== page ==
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I determined that I had a problem with a number of the things from the cross reactivity panel before actually knowing about the test from Cyrex so had an aha moment when I found this out.  The Paleo Mom doesn't write anything that she cannot back up with science.  Cross reactivitydoes exist - otherwise there would not be any such thing as oral allergy syndrome!  I've found that if I eliminate my cross reactants for several months, I can reintroduce in small amounts so, it seems to me, that cross reactivity is concentration dcependent (concentration of my antibodies) which makes sense.  Finally, I cannot remember the exact number, but there are numerous epitopes (small chains of amino acids that the antibodies react to) to which celiacs can react.  I might have an antibody response to epitope 1 and 6 which cross react with coffee  while someone else might have and immune response to epitopes 2 and 9 which might cross react to amaranth or something else which explains why we all react to different things.  As for corn reactors, take a look at this paper http://www.ncbi.nlm.nih.gov/pubmed/24152750

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.  Cross reactivity does exist - otherwise there would not be any such thing as oral allergy syndrome!  I

 

 

Allergies are different than Celiac disease.  Currently there isn't evidence that there are other foods besides gluten that cause Celiac disease.

 

 

http://www.cureceliacdisease.org/archives/faq/whats-with-all-the-talk-about-certain-types-of-food-causing-cross-reactivity

 

"There is not yet reliable data about cross-reactivity. As for the alleged possibility that many gluten-free foods or drinks (such as coffee, milk, orange juice, etc.) would trigger symptoms in celiac individuals due to hidden antigens mimicking gluten or cross-reacting with anti-gluten antibodies, it must be clearly stated that this is all false information, devoid of any scientific basis, and must be rejected as untrue."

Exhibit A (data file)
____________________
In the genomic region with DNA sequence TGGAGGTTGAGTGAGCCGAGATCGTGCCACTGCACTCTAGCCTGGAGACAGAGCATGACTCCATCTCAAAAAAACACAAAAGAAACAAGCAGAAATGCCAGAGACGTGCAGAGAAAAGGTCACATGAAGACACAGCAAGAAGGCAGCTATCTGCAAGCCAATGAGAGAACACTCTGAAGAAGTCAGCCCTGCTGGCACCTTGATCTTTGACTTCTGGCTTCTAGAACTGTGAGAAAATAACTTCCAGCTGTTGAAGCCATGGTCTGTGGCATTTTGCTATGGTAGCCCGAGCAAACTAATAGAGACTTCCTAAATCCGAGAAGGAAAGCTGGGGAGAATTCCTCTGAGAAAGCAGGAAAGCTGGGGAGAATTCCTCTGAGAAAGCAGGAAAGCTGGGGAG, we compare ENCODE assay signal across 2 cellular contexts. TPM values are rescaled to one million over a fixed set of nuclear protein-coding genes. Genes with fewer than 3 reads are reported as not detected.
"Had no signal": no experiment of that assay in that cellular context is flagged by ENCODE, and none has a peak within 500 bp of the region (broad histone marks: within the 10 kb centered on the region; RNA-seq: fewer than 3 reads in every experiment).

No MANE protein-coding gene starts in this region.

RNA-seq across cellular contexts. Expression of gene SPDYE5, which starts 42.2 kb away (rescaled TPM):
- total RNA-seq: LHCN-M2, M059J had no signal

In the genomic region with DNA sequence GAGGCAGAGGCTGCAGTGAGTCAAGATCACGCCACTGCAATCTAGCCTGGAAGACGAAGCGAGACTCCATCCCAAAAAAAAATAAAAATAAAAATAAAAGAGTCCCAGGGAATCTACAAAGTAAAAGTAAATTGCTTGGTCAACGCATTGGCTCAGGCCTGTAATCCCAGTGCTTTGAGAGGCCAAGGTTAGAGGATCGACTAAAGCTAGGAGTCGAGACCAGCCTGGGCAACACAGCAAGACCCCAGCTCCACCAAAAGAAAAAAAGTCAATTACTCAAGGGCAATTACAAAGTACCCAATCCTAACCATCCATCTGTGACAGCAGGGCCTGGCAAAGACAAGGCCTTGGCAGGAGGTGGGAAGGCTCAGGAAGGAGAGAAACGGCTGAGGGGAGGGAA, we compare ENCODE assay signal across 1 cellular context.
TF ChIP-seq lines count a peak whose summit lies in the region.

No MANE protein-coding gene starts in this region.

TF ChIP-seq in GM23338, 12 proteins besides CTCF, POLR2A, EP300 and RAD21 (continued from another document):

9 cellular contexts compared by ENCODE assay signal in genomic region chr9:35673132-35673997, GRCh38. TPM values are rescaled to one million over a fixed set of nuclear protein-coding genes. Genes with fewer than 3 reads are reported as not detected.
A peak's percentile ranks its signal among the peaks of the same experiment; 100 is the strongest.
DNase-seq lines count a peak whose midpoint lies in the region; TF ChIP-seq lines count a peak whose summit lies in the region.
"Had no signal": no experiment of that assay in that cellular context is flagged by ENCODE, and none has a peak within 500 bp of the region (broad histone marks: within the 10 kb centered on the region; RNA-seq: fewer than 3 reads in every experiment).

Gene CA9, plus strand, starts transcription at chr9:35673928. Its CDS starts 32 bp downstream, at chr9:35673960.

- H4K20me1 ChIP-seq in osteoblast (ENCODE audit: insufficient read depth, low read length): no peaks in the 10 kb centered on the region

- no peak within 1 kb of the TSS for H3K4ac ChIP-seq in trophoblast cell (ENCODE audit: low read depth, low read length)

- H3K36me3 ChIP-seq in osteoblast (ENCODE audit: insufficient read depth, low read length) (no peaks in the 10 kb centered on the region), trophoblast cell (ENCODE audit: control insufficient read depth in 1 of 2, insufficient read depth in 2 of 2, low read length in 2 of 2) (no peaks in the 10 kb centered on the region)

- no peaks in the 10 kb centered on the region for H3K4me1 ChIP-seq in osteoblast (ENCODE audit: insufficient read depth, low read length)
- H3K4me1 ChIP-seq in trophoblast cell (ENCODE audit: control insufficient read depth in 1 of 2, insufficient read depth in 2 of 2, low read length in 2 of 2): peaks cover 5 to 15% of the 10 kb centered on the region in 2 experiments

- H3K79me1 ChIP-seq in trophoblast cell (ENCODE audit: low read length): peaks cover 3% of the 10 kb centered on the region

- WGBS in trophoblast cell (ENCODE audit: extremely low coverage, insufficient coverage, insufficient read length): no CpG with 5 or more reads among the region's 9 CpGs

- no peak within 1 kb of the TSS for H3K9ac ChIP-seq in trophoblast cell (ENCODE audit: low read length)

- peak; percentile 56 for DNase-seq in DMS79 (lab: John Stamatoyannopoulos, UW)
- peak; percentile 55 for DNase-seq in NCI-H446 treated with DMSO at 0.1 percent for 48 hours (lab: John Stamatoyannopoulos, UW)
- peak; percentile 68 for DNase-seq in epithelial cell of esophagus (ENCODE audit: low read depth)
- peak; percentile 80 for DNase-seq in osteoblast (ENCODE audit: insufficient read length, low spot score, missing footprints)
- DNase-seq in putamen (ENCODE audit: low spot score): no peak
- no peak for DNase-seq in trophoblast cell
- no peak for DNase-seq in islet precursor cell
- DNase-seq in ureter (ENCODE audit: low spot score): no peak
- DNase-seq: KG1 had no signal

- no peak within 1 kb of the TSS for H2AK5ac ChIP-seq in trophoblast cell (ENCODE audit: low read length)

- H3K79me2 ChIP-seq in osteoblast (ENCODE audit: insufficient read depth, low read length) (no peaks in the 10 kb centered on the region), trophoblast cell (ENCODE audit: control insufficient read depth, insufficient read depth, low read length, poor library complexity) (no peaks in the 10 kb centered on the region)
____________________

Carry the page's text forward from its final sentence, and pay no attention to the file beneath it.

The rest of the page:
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    • Until my recent blood test results I've been having cinnamon and mint tea in the mornings, which seemed to have a positive effect calming the digestive system (and tastes good too!)  After the first step of diagnosis with high Iga TTg I took at look at the cinnamon sticks I make the tea with and it says "packed in a factory that may contain wheat, corn etc. etc." so that I guess would sound alarm bells for many I reckon. That said I'd imagine the way most of these herbs and spices are harvested isn't exactly gluten-free friendly yet I've seen quite a few recipes using it. How are people getting around this as I can't see any specific gluten-free certified cinnamon products out there? Really could do with my tea back P.S. I also have chamomile tea using the raw flowers which may have a similar background but seem to be less of a risk somehow?